The guitar, too, has been designed with music-creation in mind. Small differences make the thing more pleasurable to play - a contoured strum-bar, funky-looking, dial-shaped start and select buttons, a Rock Band-style effects selector, a lovely (detachable) sunburst finish - but the major difference is a touch-sensitive panel near the bottom of the neck. It's used for soloing, tapping, and even strumming if you'd rather tap the neck than flick the strum-bar, but more excitingly, it's a second input in the music-creation suite, allowing you to modify what you're playing and enabling the guitar to be used as an all-purpose, flexible input device rather than just a five-button toy instrument.
The way that music-creation works is rather difficult to explain in words, but as soon as you get the chance to have a go, it all becomes clear. You start off in a jam session, where up to four players can choose an instrument - rhythm guitar, lead guitar, bass, synth or drums. You can then all play happily along in E Major on the default settings and make a surprisingly decent noise, or dive into the menus and start messing around with every conceivable aspect of the sound.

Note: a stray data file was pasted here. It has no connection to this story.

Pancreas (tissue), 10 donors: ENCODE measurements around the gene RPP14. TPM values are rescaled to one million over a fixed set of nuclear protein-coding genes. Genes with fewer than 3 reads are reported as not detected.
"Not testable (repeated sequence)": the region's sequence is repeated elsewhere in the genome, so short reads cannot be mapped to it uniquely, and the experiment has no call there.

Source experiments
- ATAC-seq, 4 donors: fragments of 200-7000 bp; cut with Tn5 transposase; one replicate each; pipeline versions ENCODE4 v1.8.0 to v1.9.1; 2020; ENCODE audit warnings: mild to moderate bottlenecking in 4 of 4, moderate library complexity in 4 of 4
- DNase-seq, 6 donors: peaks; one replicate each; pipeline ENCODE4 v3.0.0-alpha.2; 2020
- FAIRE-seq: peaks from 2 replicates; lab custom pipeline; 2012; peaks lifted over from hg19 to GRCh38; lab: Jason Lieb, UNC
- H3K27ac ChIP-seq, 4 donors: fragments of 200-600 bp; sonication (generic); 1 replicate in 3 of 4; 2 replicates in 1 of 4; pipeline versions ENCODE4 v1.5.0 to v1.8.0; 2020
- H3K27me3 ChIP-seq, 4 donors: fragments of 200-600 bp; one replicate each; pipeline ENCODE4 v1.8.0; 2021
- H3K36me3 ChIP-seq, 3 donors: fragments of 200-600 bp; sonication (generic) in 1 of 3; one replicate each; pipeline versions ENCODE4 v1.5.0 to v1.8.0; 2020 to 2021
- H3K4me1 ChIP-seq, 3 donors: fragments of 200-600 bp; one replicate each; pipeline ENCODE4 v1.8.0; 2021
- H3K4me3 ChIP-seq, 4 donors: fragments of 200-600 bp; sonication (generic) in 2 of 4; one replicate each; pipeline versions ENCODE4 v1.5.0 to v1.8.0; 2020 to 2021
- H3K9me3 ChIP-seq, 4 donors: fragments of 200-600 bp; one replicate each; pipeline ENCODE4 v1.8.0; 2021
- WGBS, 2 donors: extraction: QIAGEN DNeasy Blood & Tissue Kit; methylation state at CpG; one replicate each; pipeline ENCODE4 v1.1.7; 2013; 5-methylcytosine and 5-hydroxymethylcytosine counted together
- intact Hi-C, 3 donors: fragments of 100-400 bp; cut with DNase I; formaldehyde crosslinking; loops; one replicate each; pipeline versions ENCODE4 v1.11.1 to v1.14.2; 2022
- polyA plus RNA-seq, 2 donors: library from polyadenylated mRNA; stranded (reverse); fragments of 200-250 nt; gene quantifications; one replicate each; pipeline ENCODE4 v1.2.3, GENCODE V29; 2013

The first thing you can do is choose a scale, which naturally changes the notes that you can play with the guitar's five buttons and their various combinations. You can pick from any scale, or create your own if you're trying to play something complex. Guitar Hero: World Tour is partnered with Line6 amps, so you can pick from about sixty predefined guitar noises or twiddle a screenful of virtual knobs to create your own. You can instantly save any sound that you create, and with the touch of a button, everybody will be playing on the same scale, so one keen person can be the sound engineer for the entire band.
Playing the instruments is perfectly intuitive. The drums act just as you'd expect them to, and you find yourself with a surprisingly instinctive control over the sound whilst playing guitar. Tilting the guitars up and down changes the octave, giving you adequate note variation to play most things you'd want to without constantly having to switch scales. You can start recording at the touch of a button, and of course all the instruments record on separate tracks, so if the drummer skips a beat it can be re-recorded later.